Really interesting post, Mongoose, but I’m not sure about the ‘why use it if you don’t get it’ perspective. Surely that’s fine if your the kind of person who can go from 0-expert without ever using something practically, but most of us are hands-on kind of people who need to learn as we use. Everyone has to make their own mistakes to learn from them :-)

    • librariangoddess on

      That’s a fair point :) I think I was influenced by the fact that the tweeter in question isn’t a newbie by any means but has been on Twitter for longer than I have, with over 2,000 tweets. So the author’s apparent lack of awareness of its very public nature, and of how hashtags work, kind of stumped me!

      You’are absolutely right about the learning-as-you-go thing – not only the best way to do it, but also (it seems to me) the only way to learn about social media tools. I love how there’s a significant element of playfulness in things like Twitter, Facebook, Delicious, etc.: you have to do it to understand it, but doing it is so much fun! So really I was thinking along the lines of “how much do you get out of a resource if you miss quite a lot of its basic nature and functionality” rather than “I have no time for people who get it wrong”, if that makes more sense :)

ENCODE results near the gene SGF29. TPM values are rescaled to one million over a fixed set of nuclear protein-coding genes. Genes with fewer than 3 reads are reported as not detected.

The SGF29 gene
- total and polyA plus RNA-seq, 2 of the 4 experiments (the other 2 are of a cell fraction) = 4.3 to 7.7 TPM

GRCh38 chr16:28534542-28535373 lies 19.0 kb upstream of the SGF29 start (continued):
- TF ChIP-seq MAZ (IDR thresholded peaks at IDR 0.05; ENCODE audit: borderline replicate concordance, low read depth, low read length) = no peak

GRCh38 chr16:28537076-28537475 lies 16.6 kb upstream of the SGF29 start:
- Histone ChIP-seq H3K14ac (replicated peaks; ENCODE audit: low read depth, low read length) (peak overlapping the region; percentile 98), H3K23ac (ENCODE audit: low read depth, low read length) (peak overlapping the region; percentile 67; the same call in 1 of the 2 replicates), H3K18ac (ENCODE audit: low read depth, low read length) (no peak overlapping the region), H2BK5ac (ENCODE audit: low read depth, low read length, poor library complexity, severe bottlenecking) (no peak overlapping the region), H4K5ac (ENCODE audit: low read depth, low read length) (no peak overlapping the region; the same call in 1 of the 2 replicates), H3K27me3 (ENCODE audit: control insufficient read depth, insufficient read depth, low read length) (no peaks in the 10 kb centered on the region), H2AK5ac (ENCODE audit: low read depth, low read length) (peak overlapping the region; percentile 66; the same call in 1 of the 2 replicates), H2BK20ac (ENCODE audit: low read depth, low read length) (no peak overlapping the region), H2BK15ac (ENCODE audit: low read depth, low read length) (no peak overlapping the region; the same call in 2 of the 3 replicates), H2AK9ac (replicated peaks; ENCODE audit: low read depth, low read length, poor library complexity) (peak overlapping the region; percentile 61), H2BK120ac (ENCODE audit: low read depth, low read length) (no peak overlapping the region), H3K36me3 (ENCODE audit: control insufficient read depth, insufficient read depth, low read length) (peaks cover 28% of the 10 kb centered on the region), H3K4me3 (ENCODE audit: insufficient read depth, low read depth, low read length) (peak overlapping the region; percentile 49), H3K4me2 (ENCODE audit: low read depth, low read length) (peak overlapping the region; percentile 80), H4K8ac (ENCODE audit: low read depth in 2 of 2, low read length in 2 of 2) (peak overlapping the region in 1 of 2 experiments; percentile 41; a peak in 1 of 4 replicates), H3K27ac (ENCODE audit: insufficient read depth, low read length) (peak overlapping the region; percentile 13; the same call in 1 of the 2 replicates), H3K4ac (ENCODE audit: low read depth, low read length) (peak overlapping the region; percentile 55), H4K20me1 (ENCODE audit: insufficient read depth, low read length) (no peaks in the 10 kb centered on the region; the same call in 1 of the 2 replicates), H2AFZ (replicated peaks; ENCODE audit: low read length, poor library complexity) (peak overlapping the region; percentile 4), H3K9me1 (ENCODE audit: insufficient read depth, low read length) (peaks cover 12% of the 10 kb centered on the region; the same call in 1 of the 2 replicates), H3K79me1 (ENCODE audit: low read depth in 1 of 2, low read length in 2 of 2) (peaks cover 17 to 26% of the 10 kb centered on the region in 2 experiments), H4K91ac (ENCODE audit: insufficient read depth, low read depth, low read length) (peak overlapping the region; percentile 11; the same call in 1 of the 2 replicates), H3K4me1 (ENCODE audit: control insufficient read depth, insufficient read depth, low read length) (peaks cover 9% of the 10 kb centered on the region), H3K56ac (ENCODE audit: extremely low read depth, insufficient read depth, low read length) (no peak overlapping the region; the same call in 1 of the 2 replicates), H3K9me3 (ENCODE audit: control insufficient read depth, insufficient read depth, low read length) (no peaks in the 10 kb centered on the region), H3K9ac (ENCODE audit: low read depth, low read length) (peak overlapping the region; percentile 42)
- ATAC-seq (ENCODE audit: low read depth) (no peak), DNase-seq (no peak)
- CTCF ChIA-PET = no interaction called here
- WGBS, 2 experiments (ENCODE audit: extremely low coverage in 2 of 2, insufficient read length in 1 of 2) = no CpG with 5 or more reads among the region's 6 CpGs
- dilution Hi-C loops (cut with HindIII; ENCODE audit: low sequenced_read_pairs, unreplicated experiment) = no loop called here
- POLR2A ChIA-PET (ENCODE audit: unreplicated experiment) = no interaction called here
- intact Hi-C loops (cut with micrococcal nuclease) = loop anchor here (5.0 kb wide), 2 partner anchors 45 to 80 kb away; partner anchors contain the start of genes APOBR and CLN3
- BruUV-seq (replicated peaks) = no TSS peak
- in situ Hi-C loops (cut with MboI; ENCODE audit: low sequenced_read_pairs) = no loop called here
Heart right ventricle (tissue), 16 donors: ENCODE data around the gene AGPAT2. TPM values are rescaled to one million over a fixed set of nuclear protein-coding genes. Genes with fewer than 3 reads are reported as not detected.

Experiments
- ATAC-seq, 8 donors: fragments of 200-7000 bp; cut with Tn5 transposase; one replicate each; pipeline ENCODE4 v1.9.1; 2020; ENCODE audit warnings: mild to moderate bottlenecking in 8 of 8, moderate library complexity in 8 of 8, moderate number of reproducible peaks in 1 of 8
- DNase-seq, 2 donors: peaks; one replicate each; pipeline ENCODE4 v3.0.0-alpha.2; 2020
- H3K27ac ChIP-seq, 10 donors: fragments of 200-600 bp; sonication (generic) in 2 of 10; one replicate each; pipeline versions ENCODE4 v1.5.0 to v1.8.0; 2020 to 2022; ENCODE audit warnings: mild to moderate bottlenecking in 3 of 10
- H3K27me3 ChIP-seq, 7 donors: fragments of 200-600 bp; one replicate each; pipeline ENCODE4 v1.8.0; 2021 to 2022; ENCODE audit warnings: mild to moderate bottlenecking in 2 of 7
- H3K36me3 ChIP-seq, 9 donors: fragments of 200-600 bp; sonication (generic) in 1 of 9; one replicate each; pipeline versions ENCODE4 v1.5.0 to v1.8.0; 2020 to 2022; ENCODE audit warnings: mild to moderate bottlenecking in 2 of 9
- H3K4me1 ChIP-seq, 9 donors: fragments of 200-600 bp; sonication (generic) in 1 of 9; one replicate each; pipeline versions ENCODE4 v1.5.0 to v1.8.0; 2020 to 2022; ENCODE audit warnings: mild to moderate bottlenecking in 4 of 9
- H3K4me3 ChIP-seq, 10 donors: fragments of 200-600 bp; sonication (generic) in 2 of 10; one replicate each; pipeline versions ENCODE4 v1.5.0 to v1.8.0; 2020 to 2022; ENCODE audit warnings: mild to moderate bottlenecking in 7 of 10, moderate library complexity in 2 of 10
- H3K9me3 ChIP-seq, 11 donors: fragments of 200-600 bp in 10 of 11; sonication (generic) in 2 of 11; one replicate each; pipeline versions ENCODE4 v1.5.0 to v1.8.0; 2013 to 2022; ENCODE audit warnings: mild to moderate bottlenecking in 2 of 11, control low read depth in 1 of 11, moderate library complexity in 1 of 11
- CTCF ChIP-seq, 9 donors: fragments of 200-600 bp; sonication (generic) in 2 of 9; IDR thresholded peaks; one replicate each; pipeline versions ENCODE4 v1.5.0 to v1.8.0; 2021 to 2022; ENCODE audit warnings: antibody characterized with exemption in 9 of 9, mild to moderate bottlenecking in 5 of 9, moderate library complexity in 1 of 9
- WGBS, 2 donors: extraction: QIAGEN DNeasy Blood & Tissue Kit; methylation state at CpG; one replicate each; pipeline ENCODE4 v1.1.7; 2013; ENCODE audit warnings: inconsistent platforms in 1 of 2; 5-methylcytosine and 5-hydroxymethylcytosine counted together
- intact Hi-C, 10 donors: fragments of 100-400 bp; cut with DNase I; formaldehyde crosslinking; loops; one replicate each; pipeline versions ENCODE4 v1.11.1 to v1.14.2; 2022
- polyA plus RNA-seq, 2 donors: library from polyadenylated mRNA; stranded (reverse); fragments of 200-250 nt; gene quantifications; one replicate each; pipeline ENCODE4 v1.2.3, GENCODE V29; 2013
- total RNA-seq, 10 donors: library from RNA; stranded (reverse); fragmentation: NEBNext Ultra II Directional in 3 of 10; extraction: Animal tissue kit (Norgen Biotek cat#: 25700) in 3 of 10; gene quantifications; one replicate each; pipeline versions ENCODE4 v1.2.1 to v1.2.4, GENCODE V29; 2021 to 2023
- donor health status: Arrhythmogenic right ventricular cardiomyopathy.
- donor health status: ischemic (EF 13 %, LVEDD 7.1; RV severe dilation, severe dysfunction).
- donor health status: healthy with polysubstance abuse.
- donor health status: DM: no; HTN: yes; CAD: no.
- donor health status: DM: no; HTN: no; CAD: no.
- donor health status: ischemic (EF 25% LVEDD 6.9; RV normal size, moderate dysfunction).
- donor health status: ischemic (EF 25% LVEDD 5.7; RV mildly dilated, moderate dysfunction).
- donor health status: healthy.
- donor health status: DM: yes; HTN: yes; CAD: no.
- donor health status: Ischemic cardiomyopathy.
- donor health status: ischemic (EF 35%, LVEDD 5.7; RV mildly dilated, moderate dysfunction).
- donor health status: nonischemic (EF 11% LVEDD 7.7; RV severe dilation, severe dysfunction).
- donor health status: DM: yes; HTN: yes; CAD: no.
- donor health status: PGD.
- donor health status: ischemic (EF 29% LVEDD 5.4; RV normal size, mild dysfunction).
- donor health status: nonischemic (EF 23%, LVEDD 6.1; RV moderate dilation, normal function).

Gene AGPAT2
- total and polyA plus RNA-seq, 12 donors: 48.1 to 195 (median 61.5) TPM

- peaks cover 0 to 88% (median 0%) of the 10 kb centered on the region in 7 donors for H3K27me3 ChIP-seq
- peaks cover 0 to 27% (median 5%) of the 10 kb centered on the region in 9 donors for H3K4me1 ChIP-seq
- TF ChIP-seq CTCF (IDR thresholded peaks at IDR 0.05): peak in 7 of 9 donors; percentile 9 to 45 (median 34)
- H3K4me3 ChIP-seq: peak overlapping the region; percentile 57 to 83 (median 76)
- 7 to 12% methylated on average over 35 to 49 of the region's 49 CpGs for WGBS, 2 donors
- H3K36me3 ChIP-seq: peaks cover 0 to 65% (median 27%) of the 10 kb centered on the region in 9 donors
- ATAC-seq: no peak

4. whispersinthewilderness on

    *you’re* obviously – sorry, long day!

    • librariangoddess on

      Oh, and I meant to add that I’m *definitely* not the kind of person who goes from nought to expert in any length of time you care to mention!

  5. Suzan on

    It sounds a nightmare situation having audience feedback posted behind you which you cannot see during your talk. Shades of bear bating. Why not set up stocks and issue delgates with sponges.

  6. Laura James on

    I think it’s a bit much to ask all attendees to pay attention to the back channel and the speaker. I confess to being someone who sometimes – depending on the event! – listens to the speaker but ignores the backchannel, but will still tweet the odd thought. Backchannels can be so noisy… so I could easily miss backchannel context and then tweet seemingly at random.

    But you are right that people are still learning about twitter and backchannels.

  7. Dave Ferguson on

    I think your post and especially the comments demonstrate that a presentation is different things to different people, as is the backchannel.

    The HEWEB09 audience (of the “harshtag” example) was technologically sophisticated–but there was no posted backchannel, and no one directly questioned the speaker about his apparently misfiring presentation.

    I have mixed feelings about speaking with a backchannel posted–at the least, I think I’d want a collaborator to monitor the channel and maybe alert me to questions or threads that were (a) relevant and (b) something I could deal with / incorporate within the framework at hand.

    Thelonious Monk once said that the piano ain’t got no wrong notes. It could be that it ain’t got no right ones, neither — you fit them together as you go along.